Irish Republican News · October 29, 2004
[Irish Republican News]

[Irish Republican News]
Ahern signs Euro constitution, launches referendum

The signing of the European Constitution in Rome today has brought a mixed reaction in Ireland, where it will be put before the people in a referendum within the next two years.

European Union leaders signed the bloc's first constitution in a ceremony marred by a left-right dispute over the makeup of the cabinet-like European Commission.

Mr Ahern, who was heavily involved in negotiating the final details of the constitution earlier this year, told the signing ceremony today member states must ratify the historic accord quickly.

"It is of fundamental importance that all twenty-five Member States now ratify the European Constitution convincingly and on time. The process of ratification will not be easy, but, with energy and determination, it can and will be successful," he told EU leaders.

The leaders agreed the controversial charter in June after months of negotiation. It provides for a long-term president of the European Council of national leaders, a first foreign minister, more powers for parliament and eventually a smaller Commission -- but limits the democratic input of European citizens and smaller nations.

All member states must first ratify the treaty -- an unlikely prospect with at least eight, including eurosceptical Britain, planning to hold referendums over the next two years.

The leaders of France, Germany and Italy said they would start ratification procedures immediately.

The rejection of the European constitution by Irish voters in a referendum would "be an enormous setback for the country", Mr Ahern warned, at the publication yesterday of information booklets on the constitution.

People, he believed, "want to be part of the economic, social, cultural dynamic that is Europe", he said, accompanied by the Minister for Foreign Affairs, Dermot Ahern.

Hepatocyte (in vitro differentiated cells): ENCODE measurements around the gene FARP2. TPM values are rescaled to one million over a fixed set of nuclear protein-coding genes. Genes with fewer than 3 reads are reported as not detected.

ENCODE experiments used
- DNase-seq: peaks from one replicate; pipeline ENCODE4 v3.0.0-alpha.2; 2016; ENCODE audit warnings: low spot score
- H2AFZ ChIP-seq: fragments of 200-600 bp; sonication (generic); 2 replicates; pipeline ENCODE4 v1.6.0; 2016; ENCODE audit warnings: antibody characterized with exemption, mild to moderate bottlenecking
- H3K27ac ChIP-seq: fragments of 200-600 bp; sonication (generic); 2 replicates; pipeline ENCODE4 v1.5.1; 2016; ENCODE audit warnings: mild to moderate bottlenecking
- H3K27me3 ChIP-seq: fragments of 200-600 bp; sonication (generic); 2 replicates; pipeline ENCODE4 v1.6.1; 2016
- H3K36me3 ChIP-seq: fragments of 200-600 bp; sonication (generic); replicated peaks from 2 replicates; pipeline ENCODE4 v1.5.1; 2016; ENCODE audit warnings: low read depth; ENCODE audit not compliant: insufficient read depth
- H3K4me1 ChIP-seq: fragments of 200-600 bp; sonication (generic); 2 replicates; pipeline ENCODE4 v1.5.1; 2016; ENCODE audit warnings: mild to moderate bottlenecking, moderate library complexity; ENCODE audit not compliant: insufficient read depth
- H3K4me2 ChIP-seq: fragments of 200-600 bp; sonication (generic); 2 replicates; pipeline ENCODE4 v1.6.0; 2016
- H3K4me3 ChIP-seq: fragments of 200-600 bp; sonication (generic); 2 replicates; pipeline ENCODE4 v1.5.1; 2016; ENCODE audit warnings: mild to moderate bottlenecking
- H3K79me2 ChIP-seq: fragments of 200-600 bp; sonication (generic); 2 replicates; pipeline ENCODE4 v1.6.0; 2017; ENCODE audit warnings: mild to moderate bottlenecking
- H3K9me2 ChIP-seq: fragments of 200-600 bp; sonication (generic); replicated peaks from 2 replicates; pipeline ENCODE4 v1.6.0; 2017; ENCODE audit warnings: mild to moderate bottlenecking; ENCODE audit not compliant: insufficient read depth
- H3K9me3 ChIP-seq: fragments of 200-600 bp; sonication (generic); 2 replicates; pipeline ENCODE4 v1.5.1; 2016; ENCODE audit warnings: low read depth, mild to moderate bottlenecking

"To reject that and to reject the constitution would be an enormous setback in any country," he claimed, declaring that every "single Irish key interest" was protected.

Faced with previous treaty referendums, such as Maastricht, voters could identify issues they did not like "and say, 'I don't like this, or that, but I like the other,'" he said.

"When you put it into the constitution you are opposing the whole project. I do not hear people saying that," the Taoiseach said.

Irish voters will face two referendums on the Constitution, with northerners being asked to vote on British support for the charter. It was not immediately clear if the two referendums would be held in tandem.

Hardline unionists have already declared their opposition, calling today a day of shame for British Prime Minister Tony Blair.

The DUP's Jim Allister said it represented a further surrender to Brussels on British sovereignty.

With the British government focussing on a referendum on the constitution by spring 2006, he declared there would be "a day of reckoning".

"I look forward to the coming referendum when the actions of the Blair government will be called to account."

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© 2004 Irish Republican News